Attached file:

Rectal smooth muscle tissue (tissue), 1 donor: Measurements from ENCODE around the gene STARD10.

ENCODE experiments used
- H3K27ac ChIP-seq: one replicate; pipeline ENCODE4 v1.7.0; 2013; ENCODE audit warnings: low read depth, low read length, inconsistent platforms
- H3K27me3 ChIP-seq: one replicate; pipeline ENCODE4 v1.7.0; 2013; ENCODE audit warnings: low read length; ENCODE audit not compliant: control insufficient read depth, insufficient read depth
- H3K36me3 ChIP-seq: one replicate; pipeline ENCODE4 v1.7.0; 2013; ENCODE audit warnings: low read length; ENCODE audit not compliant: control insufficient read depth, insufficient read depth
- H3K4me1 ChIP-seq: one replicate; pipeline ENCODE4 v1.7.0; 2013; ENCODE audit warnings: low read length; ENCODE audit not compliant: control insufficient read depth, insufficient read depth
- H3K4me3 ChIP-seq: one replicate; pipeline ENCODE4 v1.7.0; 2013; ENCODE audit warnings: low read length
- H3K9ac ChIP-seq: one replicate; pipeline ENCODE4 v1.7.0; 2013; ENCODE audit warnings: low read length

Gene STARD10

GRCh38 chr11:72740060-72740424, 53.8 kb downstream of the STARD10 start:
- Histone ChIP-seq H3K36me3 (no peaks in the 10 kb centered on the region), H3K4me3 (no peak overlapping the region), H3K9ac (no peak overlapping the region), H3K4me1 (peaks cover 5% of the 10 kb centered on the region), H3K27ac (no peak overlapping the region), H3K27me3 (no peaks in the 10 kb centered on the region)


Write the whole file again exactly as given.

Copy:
Rectal smooth muscle tissue (tissue), 1 donor: Measurements from ENCODE around the gene STARD10.

ENCODE experiments used
- H3K27ac ChIP-seq: one replicate; pipeline ENCODE4 v1.7.0; 2013; ENCODE audit warnings: low read depth, low read length, inconsistent platforms
- H3K27me3 ChIP-seq: one replicate; pipeline ENCODE4 v1.7.0; 2013; ENCODE audit warnings: low read length; ENCODE audit not compliant: control insufficient read depth, insufficient read depth
- H3K36me3 ChIP-seq: one replicate; pipeline ENCODE4 v1.7.0; 2013; ENCODE audit warnings: low read length; ENCODE audit not compliant: control insufficient read depth, insufficient read depth
- H3K4me1 ChIP-seq: one replicate; pipeline ENCODE4 v1.7.0; 2013; ENCODE audit warnings: low read length; ENCODE audit not compliant: control insufficient read depth, insufficient read depth
- H3K4me3 ChIP-seq: one replicate; pipeline ENCODE4 v1.7.0; 2013; ENCODE audit warnings: low read length
- H3K9ac ChIP-seq: one replicate; pipeline ENCODE4 v1.7.0; 2013; ENCODE audit warnings: low read length

Gene STARD10

GRCh38 chr11:72740060-72740424, 53.8 kb downstream of the STARD10 start:
- Histone ChIP-seq H3K36me3 (no peaks in the 10 kb centered on the region), H3K4me3 (no peak overlapping the region), H3K9ac (no peak overlapping the region), H3K4me1 (peaks cover 5% of the 10 kb centered on the region), H3K27ac (no peak overlapping the region), H3K27me3 (no peaks in the 10 kb centered on the region)